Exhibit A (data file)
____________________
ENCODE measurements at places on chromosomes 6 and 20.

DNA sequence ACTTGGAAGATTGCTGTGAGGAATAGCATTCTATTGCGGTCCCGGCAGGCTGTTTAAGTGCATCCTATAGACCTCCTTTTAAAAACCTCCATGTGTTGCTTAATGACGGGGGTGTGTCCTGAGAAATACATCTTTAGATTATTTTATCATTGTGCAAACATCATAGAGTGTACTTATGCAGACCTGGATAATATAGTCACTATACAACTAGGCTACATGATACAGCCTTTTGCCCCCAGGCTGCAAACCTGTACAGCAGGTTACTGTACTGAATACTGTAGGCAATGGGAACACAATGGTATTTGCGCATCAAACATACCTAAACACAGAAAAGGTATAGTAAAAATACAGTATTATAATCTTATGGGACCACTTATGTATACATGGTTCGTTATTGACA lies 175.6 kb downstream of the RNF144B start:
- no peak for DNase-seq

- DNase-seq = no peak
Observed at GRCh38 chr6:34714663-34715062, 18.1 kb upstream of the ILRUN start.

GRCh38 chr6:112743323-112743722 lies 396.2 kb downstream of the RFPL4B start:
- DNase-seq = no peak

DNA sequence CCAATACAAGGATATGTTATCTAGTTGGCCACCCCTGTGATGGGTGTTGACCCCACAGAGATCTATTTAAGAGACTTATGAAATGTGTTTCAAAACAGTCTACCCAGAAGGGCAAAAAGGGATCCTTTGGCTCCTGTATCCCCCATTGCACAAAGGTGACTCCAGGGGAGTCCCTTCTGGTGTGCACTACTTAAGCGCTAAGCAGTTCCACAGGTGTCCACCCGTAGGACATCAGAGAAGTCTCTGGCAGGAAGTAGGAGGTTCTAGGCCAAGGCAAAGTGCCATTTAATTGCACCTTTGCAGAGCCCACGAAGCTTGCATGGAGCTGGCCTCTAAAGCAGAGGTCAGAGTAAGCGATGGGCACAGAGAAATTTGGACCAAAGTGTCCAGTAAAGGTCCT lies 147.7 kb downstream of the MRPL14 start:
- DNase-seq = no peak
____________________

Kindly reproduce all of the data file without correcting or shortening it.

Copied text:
ENCODE measurements at places on chromosomes 6 and 20.

DNA sequence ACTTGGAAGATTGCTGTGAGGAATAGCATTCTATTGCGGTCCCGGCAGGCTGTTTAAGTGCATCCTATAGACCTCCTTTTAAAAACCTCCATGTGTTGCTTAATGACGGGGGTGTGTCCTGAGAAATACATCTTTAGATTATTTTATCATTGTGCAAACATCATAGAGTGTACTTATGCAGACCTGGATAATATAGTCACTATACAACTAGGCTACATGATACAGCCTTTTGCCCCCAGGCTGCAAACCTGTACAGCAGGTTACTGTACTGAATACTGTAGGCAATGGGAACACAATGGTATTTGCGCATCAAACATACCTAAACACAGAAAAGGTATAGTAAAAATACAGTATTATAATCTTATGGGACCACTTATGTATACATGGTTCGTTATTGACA lies 175.6 kb downstream of the RNF144B start:
- no peak for DNase-seq

- DNase-seq = no peak
Observed at GRCh38 chr6:34714663-34715062, 18.1 kb upstream of the ILRUN start.

GRCh38 chr6:112743323-112743722 lies 396.2 kb downstream of the RFPL4B start:
- DNase-seq = no peak

DNA sequence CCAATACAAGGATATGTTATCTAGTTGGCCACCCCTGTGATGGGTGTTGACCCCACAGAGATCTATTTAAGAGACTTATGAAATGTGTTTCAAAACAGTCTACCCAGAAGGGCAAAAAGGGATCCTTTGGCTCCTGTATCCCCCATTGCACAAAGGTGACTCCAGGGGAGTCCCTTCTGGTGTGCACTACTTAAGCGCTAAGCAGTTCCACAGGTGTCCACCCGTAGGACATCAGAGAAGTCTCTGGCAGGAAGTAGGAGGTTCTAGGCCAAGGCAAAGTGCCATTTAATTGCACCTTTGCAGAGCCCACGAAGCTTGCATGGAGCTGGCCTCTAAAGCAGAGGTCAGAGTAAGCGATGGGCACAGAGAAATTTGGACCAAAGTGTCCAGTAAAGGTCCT lies 147.7 kb downstream of the MRPL14 start:
- DNase-seq = no peak